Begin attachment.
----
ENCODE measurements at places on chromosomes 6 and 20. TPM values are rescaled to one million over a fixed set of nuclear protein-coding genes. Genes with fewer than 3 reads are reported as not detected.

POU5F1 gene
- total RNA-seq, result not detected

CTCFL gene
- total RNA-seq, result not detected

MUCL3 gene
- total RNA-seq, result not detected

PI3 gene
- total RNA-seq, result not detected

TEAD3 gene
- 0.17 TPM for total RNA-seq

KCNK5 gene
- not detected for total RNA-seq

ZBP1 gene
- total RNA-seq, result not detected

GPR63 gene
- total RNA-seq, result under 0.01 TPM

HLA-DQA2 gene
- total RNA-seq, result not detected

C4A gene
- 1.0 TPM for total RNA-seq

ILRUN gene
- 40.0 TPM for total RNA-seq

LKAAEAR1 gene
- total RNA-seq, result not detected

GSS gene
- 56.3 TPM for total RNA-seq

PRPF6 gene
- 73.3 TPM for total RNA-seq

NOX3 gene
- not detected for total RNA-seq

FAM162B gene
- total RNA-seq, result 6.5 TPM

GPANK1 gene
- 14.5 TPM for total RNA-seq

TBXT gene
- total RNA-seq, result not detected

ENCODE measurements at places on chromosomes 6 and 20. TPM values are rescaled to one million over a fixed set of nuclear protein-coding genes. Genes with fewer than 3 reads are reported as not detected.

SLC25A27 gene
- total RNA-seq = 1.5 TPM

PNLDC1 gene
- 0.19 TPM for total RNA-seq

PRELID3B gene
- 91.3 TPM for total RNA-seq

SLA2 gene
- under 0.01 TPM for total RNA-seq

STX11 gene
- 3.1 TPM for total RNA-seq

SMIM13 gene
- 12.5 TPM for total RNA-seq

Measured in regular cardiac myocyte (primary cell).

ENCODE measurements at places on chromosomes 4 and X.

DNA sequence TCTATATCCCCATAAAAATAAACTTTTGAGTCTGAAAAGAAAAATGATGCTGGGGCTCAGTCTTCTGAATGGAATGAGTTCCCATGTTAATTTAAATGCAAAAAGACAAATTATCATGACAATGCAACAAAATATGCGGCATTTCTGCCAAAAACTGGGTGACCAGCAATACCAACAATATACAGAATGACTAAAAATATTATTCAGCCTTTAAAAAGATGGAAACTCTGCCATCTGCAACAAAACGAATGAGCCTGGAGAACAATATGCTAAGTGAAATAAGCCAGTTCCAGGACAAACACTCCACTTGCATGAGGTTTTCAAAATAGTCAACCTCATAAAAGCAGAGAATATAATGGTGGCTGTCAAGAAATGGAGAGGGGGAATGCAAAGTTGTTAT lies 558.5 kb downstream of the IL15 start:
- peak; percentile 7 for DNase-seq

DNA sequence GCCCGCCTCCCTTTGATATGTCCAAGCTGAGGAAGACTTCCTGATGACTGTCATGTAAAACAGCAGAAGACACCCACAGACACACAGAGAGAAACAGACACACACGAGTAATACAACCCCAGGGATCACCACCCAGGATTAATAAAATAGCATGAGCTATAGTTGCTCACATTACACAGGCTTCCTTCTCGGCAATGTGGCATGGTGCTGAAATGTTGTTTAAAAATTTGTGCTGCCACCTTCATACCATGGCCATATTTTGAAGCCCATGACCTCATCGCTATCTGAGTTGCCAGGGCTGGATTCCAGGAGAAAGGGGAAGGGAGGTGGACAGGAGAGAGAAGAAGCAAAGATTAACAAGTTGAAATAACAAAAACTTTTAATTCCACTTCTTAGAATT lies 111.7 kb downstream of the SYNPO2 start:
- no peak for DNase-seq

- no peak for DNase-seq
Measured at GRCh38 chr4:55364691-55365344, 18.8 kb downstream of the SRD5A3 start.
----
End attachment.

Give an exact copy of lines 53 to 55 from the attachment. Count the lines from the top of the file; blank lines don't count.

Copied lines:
DNA sequence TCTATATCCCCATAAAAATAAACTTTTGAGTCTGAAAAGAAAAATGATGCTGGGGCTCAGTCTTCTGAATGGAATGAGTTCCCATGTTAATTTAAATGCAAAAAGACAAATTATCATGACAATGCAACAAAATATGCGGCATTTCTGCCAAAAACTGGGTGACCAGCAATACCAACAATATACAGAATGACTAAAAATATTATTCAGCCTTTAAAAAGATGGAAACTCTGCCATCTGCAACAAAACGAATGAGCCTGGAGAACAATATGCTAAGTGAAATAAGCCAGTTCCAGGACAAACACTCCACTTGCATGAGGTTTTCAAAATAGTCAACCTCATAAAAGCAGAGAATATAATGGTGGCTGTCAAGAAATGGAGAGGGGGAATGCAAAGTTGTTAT lies 558.5 kb downstream of the IL15 start:
- peak; percentile 7 for DNase-seq

DNA sequence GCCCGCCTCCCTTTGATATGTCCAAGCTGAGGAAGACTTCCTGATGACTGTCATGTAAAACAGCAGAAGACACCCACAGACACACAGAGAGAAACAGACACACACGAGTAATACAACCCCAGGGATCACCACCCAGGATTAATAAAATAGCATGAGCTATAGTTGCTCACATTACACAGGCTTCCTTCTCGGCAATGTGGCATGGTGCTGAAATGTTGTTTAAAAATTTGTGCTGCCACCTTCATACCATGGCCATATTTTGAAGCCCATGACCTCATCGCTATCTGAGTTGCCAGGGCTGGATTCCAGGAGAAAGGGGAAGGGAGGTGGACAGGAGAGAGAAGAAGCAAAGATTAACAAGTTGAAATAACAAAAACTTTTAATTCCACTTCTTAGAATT lies 111.7 kb downstream of the SYNPO2 start: